The Pakistan National Council of the Arts (PNCA) and Foundation Art Divvy are delighted to present Manora Field Notes, Zahra Khan, creative head of Foundation Art Divvy, is curating the pavilion, the first to officially represent Pakistan at the International Art Exhibition of La Biennale di Venezia. The artist Naiza Khan has been selected to present her work as part of the installation. Another first – this is a show brought to Venice and conceived by a team of women. The director of Art Divvy – Asma Rashid, curator – Zahra Khan and artist – Naiza Khan.
Manora Field Notes will immerse the viewer in life upon Manora Island, part of a small archipelago off the harbour of Karachi. Responding to the overarching theme of the 58th International Art Exhibition of La Biennale di Venezia May You Live in Interesting Times, curator Zahra Khan explains: “there are few countries which have experienced the upheaval which Pakistan has in recent times. This, along with a significant number of art schools and a long cultural history has fostered a vibrant and diverse arts scene. Artists speak clearly and powerfully about issues of Identity, migration, violence, community, and of course contemporary issues like climate change. We chose Naiza’swork partly because it also allows for an insight into the mundane – set against the backdrop of an island with a long history, tiny and yet a microcosm in many ways of Pakistan today.”
Over the last decade, the artist has traversedManora on foot, documenting its material culture, public and social spaces and maritime past, and witnessing the slow erasure of the island’s history and natural ecology. The artist’s prolific archive of images, objects and observations engage with multiple bodies of knowledge – historic myths, conversations with local communities and architectural phenomena such as ruins and construction sites – creating an archive of lived experience which reflects shifts in the landscape.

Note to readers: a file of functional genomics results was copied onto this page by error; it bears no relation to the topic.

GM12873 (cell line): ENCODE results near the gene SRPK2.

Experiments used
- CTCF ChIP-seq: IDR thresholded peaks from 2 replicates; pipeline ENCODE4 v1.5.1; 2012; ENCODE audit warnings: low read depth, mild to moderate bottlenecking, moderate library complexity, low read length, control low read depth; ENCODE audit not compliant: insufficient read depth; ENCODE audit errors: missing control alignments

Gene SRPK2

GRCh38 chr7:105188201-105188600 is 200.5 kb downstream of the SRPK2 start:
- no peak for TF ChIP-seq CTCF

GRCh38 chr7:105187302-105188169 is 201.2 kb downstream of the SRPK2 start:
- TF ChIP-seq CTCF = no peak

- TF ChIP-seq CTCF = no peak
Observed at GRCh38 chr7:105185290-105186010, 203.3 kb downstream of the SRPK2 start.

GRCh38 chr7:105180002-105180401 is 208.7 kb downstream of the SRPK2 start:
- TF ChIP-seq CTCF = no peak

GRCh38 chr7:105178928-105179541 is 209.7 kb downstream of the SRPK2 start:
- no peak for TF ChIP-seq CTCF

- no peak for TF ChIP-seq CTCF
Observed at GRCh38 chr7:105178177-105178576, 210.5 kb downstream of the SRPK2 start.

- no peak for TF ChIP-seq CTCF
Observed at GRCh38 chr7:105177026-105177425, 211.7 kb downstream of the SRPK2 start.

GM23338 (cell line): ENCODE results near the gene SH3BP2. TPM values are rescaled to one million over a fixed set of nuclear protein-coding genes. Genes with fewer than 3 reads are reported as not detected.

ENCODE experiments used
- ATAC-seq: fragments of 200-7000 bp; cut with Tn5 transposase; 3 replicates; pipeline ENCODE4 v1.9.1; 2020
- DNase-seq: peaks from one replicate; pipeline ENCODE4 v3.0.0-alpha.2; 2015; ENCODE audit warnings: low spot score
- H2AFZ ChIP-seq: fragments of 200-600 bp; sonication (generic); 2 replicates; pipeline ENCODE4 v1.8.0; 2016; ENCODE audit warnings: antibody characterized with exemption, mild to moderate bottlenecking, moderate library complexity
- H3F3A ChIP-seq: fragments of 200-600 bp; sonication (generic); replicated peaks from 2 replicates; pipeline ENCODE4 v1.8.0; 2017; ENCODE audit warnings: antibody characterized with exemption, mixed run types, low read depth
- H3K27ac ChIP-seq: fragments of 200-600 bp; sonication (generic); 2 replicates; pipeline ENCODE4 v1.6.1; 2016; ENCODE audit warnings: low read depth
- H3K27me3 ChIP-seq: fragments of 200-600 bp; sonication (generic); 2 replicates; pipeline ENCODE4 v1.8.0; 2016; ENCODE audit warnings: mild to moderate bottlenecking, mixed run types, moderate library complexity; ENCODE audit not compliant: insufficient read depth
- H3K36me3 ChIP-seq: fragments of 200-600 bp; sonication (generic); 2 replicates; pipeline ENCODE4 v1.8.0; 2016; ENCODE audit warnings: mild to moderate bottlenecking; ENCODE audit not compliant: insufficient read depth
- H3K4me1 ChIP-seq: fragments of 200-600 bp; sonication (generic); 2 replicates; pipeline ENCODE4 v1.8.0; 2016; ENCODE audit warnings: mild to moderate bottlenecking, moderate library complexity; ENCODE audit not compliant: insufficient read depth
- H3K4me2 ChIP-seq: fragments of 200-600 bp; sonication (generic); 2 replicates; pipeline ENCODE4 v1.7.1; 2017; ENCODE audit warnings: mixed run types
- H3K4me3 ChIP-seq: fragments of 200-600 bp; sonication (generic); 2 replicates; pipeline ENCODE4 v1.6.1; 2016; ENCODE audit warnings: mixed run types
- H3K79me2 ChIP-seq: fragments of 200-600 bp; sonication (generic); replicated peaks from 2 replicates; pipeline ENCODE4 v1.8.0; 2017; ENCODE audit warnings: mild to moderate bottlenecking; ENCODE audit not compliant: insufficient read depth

The Pavilion of Pakistan will unfold across three interconnected spaces, encouraging visitors to explore the venue like a ‘map’ of Manora Island. Central to the installation are archival materials relating to surveillance and navigation, found by Khan in the island’s abandoned 19th-century observatory. These include the 1939 India Weather Review, a record of weather reports from across British India, which will form the basis of a sound piece and a series of cast brass objects.Manora Field Notes will also include a multi-screen video installation, created using ten years of footage shot on the island, bringing together contrasting landscapes, viewpoints and narratives.
“Pakistan’s presentation encourages the view of the artist as a lens through which the public can see the world, offering viewers a glimpse of the sights and sounds of daily life upon Manora Island”, shares Zahra. This is reflected in the installation’s use of telescope imagery, inspired by the vintage telescopes set up on Manora beach for tourists, which embody ideas of shifting perception. Like Manora Island, thepavilion will be an observation point from which to view similar transformations across the developing world.
Asma Rashid, Director of Art Divvy says “we founded Art Divvy in 2016 with the goal of bringing the stories of contemporary Pakistani artists to a broader audience, with supporting emerging artists being core to that mission. The Pavilion comes at a time when Pakistan is turning the corner and looking forward to new horizons.
The Pakistani pavilion in Venice is years in the making, and we hope this opens a new window to the diversity of talent and practice of artists and other curators working out of Pakistan. We are grateful for the support and partnership of the Ministry of Information, Government of Pakistan and The Pakistan National Council of the Arts, which recognizes that there are many more voices that need to be heard and stories which are waiting to be told. ”
Naiza Khan (no relation comments: “Manora Field Notes, and the expansive research I have done over the years, is in some ways a homage to the island. At the same time, it moves through the materiality of that space, inviting questions about labour and production, optics and erasure, and the relationship between the ocean and land.”
The Pavilion of Pakistan would like to thank the Qazi Foundation and the Mahvash& Jahangir Siddiqui Foundation for their support.